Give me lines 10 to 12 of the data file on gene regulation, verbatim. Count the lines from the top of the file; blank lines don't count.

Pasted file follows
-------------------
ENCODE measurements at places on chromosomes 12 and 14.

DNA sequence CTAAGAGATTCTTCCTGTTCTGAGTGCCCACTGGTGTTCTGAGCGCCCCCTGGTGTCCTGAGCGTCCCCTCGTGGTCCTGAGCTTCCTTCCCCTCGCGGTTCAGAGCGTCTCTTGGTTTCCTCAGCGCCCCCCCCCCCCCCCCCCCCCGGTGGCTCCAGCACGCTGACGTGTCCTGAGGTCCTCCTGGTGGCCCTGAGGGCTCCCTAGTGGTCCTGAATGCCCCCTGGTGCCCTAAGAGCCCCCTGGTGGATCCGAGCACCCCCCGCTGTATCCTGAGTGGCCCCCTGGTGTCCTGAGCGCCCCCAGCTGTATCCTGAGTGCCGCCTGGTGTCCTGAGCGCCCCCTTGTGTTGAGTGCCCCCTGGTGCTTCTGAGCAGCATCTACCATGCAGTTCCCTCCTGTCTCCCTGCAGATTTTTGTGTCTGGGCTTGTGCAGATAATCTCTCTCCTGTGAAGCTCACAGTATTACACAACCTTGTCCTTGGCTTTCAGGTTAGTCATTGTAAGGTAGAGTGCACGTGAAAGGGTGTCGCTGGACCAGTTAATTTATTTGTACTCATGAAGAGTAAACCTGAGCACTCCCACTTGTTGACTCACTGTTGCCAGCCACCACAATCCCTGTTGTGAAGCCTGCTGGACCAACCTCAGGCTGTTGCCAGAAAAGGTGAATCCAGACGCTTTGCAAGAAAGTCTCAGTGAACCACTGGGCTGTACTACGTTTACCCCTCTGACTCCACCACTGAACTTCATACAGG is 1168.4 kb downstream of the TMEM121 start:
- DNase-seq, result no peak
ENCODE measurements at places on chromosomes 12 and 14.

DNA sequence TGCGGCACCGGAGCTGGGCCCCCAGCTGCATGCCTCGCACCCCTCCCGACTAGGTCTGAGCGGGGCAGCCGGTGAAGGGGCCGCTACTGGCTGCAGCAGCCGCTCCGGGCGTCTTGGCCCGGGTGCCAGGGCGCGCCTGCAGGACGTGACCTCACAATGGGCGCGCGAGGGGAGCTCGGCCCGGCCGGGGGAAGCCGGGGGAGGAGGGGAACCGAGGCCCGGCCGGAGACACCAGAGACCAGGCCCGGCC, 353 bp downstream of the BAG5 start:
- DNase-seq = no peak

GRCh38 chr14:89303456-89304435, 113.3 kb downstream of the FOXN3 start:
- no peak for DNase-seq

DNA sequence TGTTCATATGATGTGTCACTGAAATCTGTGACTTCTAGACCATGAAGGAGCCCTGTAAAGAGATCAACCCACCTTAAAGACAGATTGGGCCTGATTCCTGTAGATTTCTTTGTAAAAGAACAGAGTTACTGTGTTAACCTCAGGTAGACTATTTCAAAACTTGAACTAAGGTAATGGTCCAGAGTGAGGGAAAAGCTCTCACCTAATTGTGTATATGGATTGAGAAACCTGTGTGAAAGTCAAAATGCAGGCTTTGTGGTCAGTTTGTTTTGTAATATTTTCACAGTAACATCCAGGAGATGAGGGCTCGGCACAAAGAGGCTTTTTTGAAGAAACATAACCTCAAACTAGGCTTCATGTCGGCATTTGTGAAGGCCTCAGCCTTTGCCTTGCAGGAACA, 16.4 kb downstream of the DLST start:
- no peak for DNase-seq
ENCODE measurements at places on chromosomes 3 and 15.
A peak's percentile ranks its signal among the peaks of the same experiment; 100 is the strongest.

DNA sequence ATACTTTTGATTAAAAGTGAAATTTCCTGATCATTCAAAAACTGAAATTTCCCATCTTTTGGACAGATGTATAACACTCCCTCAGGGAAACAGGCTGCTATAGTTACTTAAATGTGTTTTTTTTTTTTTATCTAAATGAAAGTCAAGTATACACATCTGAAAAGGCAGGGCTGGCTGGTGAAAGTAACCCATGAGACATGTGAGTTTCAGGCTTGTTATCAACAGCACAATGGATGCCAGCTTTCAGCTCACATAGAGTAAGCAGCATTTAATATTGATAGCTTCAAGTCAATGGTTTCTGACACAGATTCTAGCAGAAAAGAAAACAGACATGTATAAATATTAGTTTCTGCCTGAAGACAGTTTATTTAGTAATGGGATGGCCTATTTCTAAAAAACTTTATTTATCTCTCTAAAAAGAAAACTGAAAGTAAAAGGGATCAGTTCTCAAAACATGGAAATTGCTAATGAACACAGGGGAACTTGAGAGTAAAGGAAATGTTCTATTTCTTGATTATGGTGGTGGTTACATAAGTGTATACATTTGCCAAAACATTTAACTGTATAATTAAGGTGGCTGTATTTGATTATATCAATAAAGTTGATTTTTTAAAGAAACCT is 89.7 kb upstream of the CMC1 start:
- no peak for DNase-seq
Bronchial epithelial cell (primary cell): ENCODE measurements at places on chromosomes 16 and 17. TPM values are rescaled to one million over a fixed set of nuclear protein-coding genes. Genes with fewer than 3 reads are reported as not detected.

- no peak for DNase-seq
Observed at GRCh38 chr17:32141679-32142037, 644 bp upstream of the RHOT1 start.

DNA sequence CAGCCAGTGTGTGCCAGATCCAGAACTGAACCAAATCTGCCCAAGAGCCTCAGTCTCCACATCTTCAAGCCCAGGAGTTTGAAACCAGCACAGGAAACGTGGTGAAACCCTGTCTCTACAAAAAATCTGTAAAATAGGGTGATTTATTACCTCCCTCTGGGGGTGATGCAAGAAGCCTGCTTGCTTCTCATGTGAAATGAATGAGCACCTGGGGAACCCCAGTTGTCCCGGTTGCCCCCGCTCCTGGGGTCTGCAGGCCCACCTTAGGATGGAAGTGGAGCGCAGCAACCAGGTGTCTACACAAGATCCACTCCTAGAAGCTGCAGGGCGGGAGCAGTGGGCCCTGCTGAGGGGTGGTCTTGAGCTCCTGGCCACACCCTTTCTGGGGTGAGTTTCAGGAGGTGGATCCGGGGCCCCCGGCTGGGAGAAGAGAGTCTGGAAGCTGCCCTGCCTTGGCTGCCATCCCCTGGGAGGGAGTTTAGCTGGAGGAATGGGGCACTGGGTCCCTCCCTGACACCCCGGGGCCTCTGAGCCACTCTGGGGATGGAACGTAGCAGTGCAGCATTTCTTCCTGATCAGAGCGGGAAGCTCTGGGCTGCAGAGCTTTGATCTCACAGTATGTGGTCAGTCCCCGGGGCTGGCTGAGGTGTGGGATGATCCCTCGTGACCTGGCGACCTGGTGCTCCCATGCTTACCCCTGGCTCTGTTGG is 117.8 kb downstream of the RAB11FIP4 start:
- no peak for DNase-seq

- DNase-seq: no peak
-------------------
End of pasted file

- no peak for DNase-seq
ENCODE measurements at places on chromosomes 3 and 15.
A peak's percentile ranks its signal among the peaks of the same experiment; 100 is the strongest.